Your children may also qualify for SoonerCare (Medicaid for Oklahoma) to provide dental and heath care. This program will cover the child until he reaches age 19. Oklahoma citizens such as pregnant women and individuals 65 and older also qualify for SoonerCare benefits.

The greatest assets you own are your health and the health of your children. These programs don’t replace the value of a lost loved one but provide the minimal care necessary to give a family hope for the future. If your family has suffered loss, it is important to seek out the assistance of a certified financial planner practitioner that will help you care for your family currently and plan for the future.

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Strategies for Filing for Medicare Benefits

One of the most complex benefits provided by the federal government is Medicare. Numerous elections that affect your lifetime benefits cause people much anxiety. You will learn when and why to file for certain benefits under the Medicare laws in this article.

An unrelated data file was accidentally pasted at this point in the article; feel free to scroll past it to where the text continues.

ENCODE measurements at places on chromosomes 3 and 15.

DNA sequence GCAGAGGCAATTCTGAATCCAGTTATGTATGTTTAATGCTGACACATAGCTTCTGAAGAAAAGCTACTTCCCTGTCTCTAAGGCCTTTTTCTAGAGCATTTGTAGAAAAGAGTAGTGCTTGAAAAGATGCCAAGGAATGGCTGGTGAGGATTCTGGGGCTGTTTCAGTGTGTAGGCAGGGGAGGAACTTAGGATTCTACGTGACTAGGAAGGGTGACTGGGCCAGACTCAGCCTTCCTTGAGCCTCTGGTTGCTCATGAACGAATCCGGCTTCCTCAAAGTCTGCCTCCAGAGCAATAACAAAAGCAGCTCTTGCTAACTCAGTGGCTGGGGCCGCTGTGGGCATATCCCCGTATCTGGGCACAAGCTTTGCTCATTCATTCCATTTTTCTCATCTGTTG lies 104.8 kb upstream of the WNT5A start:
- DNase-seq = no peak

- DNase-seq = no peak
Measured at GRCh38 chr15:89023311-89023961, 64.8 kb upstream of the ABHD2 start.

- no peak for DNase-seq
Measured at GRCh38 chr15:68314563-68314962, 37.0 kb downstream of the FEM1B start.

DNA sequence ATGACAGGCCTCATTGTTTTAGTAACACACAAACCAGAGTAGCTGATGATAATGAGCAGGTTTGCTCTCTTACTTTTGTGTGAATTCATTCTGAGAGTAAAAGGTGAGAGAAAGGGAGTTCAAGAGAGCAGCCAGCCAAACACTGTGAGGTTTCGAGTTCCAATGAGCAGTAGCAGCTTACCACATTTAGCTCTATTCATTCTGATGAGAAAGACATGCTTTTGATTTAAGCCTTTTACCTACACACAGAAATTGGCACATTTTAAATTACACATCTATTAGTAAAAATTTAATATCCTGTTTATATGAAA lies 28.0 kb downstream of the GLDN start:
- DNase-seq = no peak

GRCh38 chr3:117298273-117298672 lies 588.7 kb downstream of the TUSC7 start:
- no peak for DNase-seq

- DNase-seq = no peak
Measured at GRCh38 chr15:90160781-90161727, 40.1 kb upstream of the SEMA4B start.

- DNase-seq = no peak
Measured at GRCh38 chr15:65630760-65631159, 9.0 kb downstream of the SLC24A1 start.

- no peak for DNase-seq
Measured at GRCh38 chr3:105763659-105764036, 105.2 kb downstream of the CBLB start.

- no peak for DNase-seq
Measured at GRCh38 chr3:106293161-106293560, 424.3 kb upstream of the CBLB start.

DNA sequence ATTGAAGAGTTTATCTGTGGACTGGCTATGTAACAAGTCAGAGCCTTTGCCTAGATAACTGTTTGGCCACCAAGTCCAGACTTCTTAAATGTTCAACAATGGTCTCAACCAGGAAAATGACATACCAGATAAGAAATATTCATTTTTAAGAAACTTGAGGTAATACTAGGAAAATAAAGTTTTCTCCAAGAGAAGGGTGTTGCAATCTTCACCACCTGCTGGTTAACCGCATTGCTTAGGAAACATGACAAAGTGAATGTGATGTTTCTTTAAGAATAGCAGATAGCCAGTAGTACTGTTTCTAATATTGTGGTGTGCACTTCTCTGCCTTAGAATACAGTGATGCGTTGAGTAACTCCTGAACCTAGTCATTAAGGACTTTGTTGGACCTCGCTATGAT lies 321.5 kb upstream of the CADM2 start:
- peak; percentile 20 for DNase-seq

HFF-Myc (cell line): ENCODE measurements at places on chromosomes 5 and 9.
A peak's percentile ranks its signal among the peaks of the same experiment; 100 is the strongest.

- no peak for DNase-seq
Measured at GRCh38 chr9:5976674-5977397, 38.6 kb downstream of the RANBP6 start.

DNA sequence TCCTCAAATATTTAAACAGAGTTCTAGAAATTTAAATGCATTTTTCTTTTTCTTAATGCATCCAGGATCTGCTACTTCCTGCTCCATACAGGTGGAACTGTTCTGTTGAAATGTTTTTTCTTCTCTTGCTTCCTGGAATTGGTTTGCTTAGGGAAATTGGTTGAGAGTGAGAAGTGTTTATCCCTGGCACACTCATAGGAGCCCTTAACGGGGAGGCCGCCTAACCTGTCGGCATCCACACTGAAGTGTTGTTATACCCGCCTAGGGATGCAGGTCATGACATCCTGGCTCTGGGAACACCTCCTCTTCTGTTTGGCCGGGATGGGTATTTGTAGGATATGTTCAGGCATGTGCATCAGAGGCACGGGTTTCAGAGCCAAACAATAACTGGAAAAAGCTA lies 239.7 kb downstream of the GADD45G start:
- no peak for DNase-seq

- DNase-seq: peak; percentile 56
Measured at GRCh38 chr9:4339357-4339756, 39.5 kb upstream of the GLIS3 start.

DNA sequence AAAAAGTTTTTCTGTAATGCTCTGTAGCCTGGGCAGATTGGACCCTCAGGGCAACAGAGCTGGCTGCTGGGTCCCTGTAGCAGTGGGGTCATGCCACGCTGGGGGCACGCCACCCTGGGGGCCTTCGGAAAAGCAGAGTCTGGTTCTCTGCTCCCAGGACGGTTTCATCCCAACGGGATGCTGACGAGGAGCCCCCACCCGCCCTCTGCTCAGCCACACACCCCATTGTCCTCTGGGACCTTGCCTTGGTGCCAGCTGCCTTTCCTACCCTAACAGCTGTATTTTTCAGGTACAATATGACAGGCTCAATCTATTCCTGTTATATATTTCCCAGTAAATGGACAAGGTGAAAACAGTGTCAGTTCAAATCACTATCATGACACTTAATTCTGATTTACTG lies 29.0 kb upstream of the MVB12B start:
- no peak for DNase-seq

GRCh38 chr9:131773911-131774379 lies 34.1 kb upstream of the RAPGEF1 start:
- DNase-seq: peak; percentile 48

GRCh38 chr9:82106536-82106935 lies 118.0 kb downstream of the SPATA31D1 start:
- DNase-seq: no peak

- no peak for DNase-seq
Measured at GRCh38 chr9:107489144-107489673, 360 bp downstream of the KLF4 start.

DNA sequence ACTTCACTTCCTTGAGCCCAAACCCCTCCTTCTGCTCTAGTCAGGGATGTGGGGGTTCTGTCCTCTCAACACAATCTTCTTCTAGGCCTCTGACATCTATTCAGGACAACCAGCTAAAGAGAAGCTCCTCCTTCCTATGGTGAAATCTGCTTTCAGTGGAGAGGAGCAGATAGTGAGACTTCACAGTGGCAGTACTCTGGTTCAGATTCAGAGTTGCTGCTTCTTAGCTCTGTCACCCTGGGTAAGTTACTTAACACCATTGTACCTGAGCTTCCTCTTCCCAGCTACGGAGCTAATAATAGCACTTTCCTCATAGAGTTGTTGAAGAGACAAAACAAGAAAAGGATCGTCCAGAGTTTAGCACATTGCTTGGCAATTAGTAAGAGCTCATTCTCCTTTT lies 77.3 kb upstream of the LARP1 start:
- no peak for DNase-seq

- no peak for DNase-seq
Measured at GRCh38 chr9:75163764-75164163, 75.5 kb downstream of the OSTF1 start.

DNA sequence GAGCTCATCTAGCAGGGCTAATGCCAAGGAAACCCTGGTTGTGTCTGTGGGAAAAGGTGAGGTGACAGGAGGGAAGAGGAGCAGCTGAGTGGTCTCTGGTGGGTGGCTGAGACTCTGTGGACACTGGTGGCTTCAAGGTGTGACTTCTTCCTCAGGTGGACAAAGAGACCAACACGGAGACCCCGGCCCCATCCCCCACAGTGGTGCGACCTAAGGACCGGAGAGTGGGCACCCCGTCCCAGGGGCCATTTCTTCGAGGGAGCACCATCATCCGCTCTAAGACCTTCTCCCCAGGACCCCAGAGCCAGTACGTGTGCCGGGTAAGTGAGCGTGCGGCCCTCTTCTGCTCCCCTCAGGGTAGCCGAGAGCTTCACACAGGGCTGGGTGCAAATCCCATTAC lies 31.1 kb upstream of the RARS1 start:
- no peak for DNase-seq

While working, employers generally provide health insurance benefits for its employees. The coverages are broad and provide a level of safety for the participants. However, when a worker turns age 65, some strategies must be considered about filing for Medicare in a timely and appropriate manner.

Medicare Part A is the program that provides hospitalization coverage for in-patient care, hospice care, skilled nursing facility care and home health care. The cost for this coverage is free to individuals who have worked forty (40) quarters during their career and contributed to the system through payroll deductions. When examining your paystub, the payment for this program is deducted from your gross pay at 1.45% per pay period. All qualified individuals should file for Medicare Part A coverage upon turning age 65 regardless of employment.